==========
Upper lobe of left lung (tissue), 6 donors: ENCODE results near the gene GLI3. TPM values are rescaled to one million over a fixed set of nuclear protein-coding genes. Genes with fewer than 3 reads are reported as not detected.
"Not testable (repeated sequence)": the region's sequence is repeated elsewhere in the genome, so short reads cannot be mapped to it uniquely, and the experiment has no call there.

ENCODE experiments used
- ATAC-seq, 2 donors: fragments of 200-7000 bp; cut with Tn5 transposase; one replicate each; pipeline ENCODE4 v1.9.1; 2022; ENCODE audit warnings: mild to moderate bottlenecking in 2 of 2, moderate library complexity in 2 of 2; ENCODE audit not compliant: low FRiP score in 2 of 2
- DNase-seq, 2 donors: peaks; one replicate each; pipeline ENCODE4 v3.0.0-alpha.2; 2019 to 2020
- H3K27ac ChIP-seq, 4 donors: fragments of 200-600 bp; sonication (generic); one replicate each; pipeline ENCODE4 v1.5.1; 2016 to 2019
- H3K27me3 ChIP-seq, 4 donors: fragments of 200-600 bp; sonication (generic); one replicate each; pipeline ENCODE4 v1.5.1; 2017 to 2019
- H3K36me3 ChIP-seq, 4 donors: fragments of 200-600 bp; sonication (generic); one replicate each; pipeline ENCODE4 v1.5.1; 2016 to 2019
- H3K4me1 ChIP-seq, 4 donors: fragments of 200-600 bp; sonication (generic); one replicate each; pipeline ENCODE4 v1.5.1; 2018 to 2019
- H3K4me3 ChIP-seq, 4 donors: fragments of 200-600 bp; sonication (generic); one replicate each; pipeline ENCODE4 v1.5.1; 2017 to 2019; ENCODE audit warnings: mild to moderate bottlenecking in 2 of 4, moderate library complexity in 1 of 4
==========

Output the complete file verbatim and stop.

Upper lobe of left lung (tissue), 6 donors: ENCODE results near the gene GLI3. TPM values are rescaled to one million over a fixed set of nuclear protein-coding genes. Genes with fewer than 3 reads are reported as not detected.
"Not testable (repeated sequence)": the region's sequence is repeated elsewhere in the genome, so short reads cannot be mapped to it uniquely, and the experiment has no call there.

ENCODE experiments used
- ATAC-seq, 2 donors: fragments of 200-7000 bp; cut with Tn5 transposase; one replicate each; pipeline ENCODE4 v1.9.1; 2022; ENCODE audit warnings: mild to moderate bottlenecking in 2 of 2, moderate library complexity in 2 of 2; ENCODE audit not compliant: low FRiP score in 2 of 2
- DNase-seq, 2 donors: peaks; one replicate each; pipeline ENCODE4 v3.0.0-alpha.2; 2019 to 2020
- H3K27ac ChIP-seq, 4 donors: fragments of 200-600 bp; sonication (generic); one replicate each; pipeline ENCODE4 v1.5.1; 2016 to 2019
- H3K27me3 ChIP-seq, 4 donors: fragments of 200-600 bp; sonication (generic); one replicate each; pipeline ENCODE4 v1.5.1; 2017 to 2019
- H3K36me3 ChIP-seq, 4 donors: fragments of 200-600 bp; sonication (generic); one replicate each; pipeline ENCODE4 v1.5.1; 2016 to 2019
- H3K4me1 ChIP-seq, 4 donors: fragments of 200-600 bp; sonication (generic); one replicate each; pipeline ENCODE4 v1.5.1; 2018 to 2019
- H3K4me3 ChIP-seq, 4 donors: fragments of 200-600 bp; sonication (generic); one replicate each; pipeline ENCODE4 v1.5.1; 2017 to 2019; ENCODE audit warnings: mild to moderate bottlenecking in 2 of 4, moderate library complexity in 1 of 4